7
To increase the number of goods it produces, a firm invests in innovative effort, i.e. spends
resources on R&D. A firm’s R&D choice is twodimensional. Each instant, it chooses both
the frequency of arrival of new innovations
λ
t
∈
[0
,
¯
λ
] and the quality of new innovations
θ
t
∈
[0
,
1]. The arrival intensity of a new innovation
λ
t
determines the Poisson rate at which
innovations arrive. Conditional on an innovation, the number of new product lines that this
innovation generates is given by
X
t
= min (
Y
t
,
¯
p

P
t

)
with
Y
t
∼
Bin
(
n, θ
)
,
where
n
is an exogenous upper bound on the number of new product lines that can be
developed following an innovation,
θ
measures the expected quality of the innovation, and
Bin
(
n, θ
) is the binomial distribution. The expected number of new product lines is approx
imately given by
nθ
. Therefore, a higher quality
θ
leads to a higher expected number of new
product lines. Bounding the number of new product lines
X
t
from above by ¯
p

P
t

ensures
that
P
t
never exceeds ¯
p
. These assumptions imply that the total number of product lines the
firm has developed up to time
t
, denoted by
I
t
, evolves as
dI
t
=
X
t
dN
I
t
,
where
dN
I
t
is a Poisson process with intensity
λ
t
.
A firm’s existing product lines can become obsolete because some other firm innovates on
a good it is currently producing. In this case, the incumbent producer loses the good from its
portfolio due to creative destruction. Since any firm is infinitesimal, we can ignore the possi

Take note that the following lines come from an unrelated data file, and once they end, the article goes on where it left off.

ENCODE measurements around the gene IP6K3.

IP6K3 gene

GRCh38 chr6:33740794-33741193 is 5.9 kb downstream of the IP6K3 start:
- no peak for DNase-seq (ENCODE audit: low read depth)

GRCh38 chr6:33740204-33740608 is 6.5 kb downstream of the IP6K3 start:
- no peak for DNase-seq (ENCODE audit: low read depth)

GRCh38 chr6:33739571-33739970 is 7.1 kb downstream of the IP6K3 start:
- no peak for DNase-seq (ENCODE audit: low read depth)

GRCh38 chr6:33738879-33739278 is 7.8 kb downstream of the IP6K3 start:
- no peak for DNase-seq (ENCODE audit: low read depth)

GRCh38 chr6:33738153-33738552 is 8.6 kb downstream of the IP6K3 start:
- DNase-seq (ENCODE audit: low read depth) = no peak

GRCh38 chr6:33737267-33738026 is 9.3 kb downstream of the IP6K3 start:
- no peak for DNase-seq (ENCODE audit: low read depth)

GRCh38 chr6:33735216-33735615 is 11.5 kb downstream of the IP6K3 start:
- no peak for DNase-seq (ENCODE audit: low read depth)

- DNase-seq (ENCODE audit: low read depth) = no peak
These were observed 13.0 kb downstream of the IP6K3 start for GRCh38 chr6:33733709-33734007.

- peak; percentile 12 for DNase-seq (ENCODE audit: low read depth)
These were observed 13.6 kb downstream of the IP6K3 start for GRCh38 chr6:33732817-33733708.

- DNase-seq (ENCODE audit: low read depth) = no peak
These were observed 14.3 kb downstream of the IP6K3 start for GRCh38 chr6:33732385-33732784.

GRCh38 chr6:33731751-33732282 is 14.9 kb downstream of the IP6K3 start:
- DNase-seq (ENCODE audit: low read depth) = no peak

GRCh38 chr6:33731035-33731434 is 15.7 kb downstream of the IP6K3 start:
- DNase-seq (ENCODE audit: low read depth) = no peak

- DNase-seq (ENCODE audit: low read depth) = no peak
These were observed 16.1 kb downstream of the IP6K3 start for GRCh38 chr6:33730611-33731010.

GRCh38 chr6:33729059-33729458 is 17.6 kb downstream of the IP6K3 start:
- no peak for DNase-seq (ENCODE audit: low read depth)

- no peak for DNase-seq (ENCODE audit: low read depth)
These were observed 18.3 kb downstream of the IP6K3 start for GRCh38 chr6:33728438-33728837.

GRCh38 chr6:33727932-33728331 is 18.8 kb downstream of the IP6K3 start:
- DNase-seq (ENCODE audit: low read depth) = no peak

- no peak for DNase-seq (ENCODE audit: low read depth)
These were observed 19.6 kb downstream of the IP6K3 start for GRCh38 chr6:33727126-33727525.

bility that it innovates on a good it is currently producing. Because of creative destruction,
each product becomes obsolete at an exponentially distributed time with intensity
f
.
We
call
f
the rate of creative destruction, that each firm takes as given. Subsection
C
embeds
the singlefirm model into an industry equilibrium and endogenizes the rate
f
of creative
destruction. The total number
O
t
of product lines lost by the firm up to time
t
≥
0 because
of creative destruction evolves as
dO
t
=
dN
O
t
,
8
where
dN
O
t
is a Poisson process with intensity
fP
t

. The total number product lines in a
firm’s portfolio
P
t
is therefore given by
P
t
=
I
t

O
t
.
A firm with zero product lines exits the economy at time
τ
0
≡
inf
{
t >
0 :
P
t
= 0
}
.
A firm performing R&D with intensity and quality (
λ
t
, θ
t
) incurs flow costs
q
(
P
t
, λ
t
, θ
t
).
To ensure that shareholders are better off with more product lines we impose that the R&D
cost function does not increase too fast in the number of product lines, in that
q
(
p
+ 1
, λ, θ
)

q
(
p, λ, θ
)
<
1
.
(1)
An incumbent firm’s operating profit is the profit that comes from the operation of the
product lines minus the costs of performing R&D:
P
t

q
(
P
t
, λ
t
, θ
t
)
.
Profits are taxed at the constant rate
π >
0.
As a result, firms have an incentive to
issue debt to reduce corporate taxes.
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 Spring '17
 Enkhjin
 Debt, Test, The Natural